Useful news related to the BNZ KiwiSaver Scheme 

Who is BNZ?

Facts & History of the KiwiSaver provider


John Logan Campbell, Thomas Russell and other entrepreneurs founded various business enterprises in Auckland during the 1860s and later. 

These enterprises included the New Zealand Insurance Company (1859) and the Bank of New Zealand, which have closely associated with each other ever since.  The two companies were founded in time to take advantage of the gold finds which were beginning to be made in various parts of New Zealand. 

On 29 July, 1861, an Act to incorporate the proprietors of a certain Banking Co. called ‘The Bank of New Zealand’ and for other purposes was passed by Parliament.  This allowed the new corporation to carry on all the usual activities of a bank.  The bank was also empowered to issue its own bank notes.  The Deed of Settlement had already been signed on 2 July, 1861.

The first official meeting of the directors of the Bank of New Zealand took place on 2 October, 1861, with the first branch opening on Queen Street in Auckland a few weeks later on 16 October.


The BNZ KiwiSaver Scheme manages seven funds. They have total KiwiSaver Assets Under Management (AUM) of $NZ 4.8 billion and 239,380 KiwiSaver members.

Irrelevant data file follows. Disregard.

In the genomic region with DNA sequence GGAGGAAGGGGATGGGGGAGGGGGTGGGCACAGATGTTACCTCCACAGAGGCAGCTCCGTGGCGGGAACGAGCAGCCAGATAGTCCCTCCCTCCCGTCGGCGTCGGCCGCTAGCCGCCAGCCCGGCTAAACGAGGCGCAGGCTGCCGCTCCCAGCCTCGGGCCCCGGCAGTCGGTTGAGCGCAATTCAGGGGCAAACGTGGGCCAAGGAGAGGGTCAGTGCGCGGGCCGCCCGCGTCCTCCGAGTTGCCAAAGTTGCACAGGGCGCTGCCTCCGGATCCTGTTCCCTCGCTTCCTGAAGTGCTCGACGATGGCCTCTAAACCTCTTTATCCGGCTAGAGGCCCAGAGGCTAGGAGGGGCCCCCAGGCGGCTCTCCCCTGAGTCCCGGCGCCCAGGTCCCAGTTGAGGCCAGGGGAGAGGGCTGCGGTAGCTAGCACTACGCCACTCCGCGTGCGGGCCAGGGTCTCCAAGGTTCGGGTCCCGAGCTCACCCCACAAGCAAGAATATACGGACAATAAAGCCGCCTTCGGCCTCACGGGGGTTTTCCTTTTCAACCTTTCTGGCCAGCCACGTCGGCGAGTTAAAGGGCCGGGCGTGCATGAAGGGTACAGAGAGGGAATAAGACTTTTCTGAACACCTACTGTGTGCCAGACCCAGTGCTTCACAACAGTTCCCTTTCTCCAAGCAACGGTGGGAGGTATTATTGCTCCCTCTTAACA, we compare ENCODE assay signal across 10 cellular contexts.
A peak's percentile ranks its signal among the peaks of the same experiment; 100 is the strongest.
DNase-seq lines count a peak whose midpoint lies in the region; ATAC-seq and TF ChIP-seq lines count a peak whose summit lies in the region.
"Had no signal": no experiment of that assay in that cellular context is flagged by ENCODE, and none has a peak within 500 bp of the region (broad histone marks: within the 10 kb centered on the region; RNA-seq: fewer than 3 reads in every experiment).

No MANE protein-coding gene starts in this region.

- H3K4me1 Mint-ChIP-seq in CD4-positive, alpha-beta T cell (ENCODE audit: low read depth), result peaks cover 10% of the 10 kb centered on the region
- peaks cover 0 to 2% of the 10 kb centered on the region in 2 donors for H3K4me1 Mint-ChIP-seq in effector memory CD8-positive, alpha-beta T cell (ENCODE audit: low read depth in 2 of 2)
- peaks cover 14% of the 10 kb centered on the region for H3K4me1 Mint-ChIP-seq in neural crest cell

Who are the people looking after my money?

The investment team, structure and their alignment with clients

The Investment team

Dan Huggins - Managing Director & Chief Executive Officer (CEO)

Dan Huggins was appointed as Chief Executive Officer in October 2021. Prior to that, he was BNZ’s Executive, Customer, Products & Services, from March 2020, having returned home to New Zealand after 13 years overseas.

Dan has 20 years of experience across a range of industries, including Banking, Retail, and Manufacturing. Prior to BNZ, Dan was at the Commonwealth Bank of Australia (CBA) in Sydney, where, most recently, he held the role of Executive General Manager of Home Buying and was accountable for CBA’s home lending portfolio. Dan has also held roles at McKinsey & Company, Fonterra and ASB.

Peter MacGillivray - Executive, Chief Financial Officer

Peter MacGillivray was appointed Chief Financial Officer of Bank of New Zealand (BNZ) in March 2018. Prior to the appointment he held the role of Chief Operating Officer - Finance.

Peter has extensive local and international banking experience starting his career at BNZ as a graduate in 1996 and holding a variety of roles at the bank, including several senior leadership positions in Finance.
Peter’s experience includes working in the Strategic Management function of HSBC, based in London. He focused on building a strategic planning model for HSBC to optimise the company’s portfolio of businesses.